Here’s what the television rating agency Nielsen reports on college football:

  • Seven college sports telecasts drew more than 12 million viewers from March 2012 until January 2013. Five of those telecasts were football games.
  • The BCS national championship game drew 26.38 million viewers, far more than any other college sports event.
  • The 28 telecasts involving the 12 SEC members who have been in the conference the longest drew an average of 3.957 million viewers (that excludes the SEC championship game). The nine SEC broadcasts involving Missouri and Texas A&M drew an average of 3.926 million viewers.
  • As recently as 2004, the four major networks – Fox, ABC, NBC and CBS – combined to telecast four Saturday night college football games in prime time. Last year, those four networks had 29 Saturday night games drawing more than 110 million viewers.
  • While sports accounts for just 1.3 percent of television programming, 41 percent of TV-related Tweets relate to live sporting events.
  • The only televised sports properties that consistently outrank college football are the NFL and the Summer Olympics.

In an era when viewers tape so many television programs and skip the ads, live sports events are considered DVR-proof. Nielsen reported that 99 percent – that’s right, 99 percent – of Americans between the ages of 18 and 49 watched sports live or within the same day it was aired at some point during the survey period. That’s more than news (96 percent), sitcoms (75 percent) and drama (70 percent).

AT&T spent $342.8 million during the survey period in advertising on sports events. Bud Light was second at $213.3 million. Of the total spent by AT&T on sports, $43.7 million was spent on college football. Ford spent $18.9 million on college football. The rest of the top five college football spenders were Home Depot at $17.4 million, Verizon Wireless at $16.6 million and Capital One at $15.1 million.

The $1.163 billion spent last season by advertisers on college football telecasts was up from $850 million in 2011 and $970 million in 2012.

Consider how far we’ve come since the first game was telecast between Fordham and Waynesburg in September 1939 when television was in the experimental stage. Very few games were broadcast nationally each week through the 1970s. Essentially, there was one big game a week on ABC. In 1981, Oklahoma and Georgia filed suit against the NCAA, alleging antitrust violations.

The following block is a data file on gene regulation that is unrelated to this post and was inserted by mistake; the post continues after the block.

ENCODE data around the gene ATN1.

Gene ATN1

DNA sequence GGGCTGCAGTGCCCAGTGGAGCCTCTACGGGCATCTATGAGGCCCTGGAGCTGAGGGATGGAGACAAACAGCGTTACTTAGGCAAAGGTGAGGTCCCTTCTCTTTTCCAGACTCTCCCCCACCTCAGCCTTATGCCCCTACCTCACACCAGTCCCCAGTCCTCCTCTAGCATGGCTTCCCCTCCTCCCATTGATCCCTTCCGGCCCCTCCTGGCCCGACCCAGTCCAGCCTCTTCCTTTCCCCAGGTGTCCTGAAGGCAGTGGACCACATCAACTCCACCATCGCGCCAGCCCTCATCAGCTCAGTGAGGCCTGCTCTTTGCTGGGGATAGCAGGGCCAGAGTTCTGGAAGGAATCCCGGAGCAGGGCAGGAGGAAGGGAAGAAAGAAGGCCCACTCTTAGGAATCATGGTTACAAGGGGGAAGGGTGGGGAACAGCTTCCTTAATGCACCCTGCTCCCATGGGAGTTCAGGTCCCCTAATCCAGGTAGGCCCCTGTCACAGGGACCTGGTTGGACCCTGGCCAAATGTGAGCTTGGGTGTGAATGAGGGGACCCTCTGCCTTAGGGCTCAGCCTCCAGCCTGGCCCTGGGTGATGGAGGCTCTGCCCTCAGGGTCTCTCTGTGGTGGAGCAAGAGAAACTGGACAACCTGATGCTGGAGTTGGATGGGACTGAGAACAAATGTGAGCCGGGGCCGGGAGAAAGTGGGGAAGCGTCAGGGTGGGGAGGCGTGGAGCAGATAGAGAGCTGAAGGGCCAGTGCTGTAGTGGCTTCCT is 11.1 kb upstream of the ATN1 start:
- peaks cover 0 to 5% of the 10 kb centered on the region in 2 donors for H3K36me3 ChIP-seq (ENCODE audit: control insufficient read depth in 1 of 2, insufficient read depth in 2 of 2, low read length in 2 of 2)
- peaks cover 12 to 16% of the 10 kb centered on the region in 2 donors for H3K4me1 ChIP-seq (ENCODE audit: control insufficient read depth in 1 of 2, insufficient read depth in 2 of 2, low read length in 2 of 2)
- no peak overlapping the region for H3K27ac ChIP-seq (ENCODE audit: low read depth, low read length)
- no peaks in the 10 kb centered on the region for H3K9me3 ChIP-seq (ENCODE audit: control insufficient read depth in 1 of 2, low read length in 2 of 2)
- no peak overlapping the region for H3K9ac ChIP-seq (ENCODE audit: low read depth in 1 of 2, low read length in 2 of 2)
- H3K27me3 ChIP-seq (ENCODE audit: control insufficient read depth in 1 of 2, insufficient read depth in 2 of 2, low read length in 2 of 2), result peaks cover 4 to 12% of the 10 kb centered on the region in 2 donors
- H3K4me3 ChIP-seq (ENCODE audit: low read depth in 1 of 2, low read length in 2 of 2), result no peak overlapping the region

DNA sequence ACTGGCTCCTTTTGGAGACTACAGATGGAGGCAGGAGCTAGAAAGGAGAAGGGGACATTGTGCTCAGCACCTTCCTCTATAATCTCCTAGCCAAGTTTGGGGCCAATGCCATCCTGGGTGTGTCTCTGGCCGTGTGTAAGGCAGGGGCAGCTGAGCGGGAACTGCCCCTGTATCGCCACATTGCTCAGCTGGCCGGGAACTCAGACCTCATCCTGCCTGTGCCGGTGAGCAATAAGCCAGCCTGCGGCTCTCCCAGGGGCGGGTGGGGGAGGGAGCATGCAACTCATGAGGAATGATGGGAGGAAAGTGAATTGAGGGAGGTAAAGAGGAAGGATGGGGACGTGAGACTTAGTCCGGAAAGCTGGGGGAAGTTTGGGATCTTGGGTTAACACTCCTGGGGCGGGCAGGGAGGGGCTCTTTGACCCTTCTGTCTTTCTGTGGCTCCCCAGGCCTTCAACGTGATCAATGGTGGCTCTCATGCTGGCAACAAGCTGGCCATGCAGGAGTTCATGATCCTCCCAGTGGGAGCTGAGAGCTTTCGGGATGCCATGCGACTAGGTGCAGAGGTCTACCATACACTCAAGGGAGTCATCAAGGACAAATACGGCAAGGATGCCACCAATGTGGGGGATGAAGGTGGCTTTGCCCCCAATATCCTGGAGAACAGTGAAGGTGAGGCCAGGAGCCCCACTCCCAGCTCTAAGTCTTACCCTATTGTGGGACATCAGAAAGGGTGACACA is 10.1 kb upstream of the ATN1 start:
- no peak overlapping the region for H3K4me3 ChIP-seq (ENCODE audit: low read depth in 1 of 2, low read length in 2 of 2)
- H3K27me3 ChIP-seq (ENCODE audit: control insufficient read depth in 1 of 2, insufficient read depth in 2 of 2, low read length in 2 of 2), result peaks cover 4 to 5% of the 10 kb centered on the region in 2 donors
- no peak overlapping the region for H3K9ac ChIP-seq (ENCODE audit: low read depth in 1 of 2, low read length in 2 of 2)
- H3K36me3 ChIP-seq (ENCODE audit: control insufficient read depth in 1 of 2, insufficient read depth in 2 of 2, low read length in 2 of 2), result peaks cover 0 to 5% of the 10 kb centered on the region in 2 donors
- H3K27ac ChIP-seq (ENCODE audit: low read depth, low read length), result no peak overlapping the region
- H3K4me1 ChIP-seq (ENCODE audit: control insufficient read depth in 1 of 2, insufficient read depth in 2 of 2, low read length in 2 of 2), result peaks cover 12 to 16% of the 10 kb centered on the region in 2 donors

The floodgate had opened.

On June 27, 1984, the U.S. Supreme Court ruled that the NCAA television plan violated the Sherman Antitrust Act. Suddenly, individual schools and athletic conferences were free to negotiate contracts. By 1985, there were almost 200 games on television.

This year, that number will be far, far higher.

ABC, which has been airing college football since 1966, will again have Saturday night games each week, which it has done since 2006. The network, whose sports division was absorbed by ESPN, also will have regional games on Saturday afternoons.

NBC again will carry all Notre Dame home games and the annual Bayou Classic between Grambling and Southern University.

CBS has carried SEC games since 1996. The network also telecasts the Army-Navy game each season and the Navy-Notre Dame game when Navy is the home team.

Fox will again air weekly games from the Big 10 and the Pac-12 each week along with the Big 10 championship game, the Pac-12 championship game and the Cotton Bowl.

Conferences, meanwhile, operate regional television networks that air games on local stations.

And then there’s cable. TBS became the first cable station to offer nationally televised college football games in 1982. ESPN followed with the Independence Bowl in December 1982. That was ESPN’s first live college football game.

ESPN2 began broadcasting live games in 1994, and ESPNU got in on the act in 2005.

Fox has its regional networks and now Fox Sports 1. What began as College Sports Television is now the CBS Sports Network, and what once was Versus is now the NBC Sports Network.

Don’t forget the Big Ten Network, Comcast/Charter Sports Southeast, the Pac-12 Network and the Longhorn Network.

Again, the question must be asked: “Where’s the ceiling?”

“There is no ceiling,” Arkansas State’s Mohajir says. “This isn’t something that’s going to subside anytime soon. Schools are building brands now. Nebraska, for example, is more than a university. It’s a great brand. As long as there are teams willing to play the games on the nights that the television networks want the games played, we’ll see even more games on national television and more money spent on rights fees. It’s all part of building your brand.”

Tags: , , , , , , , ,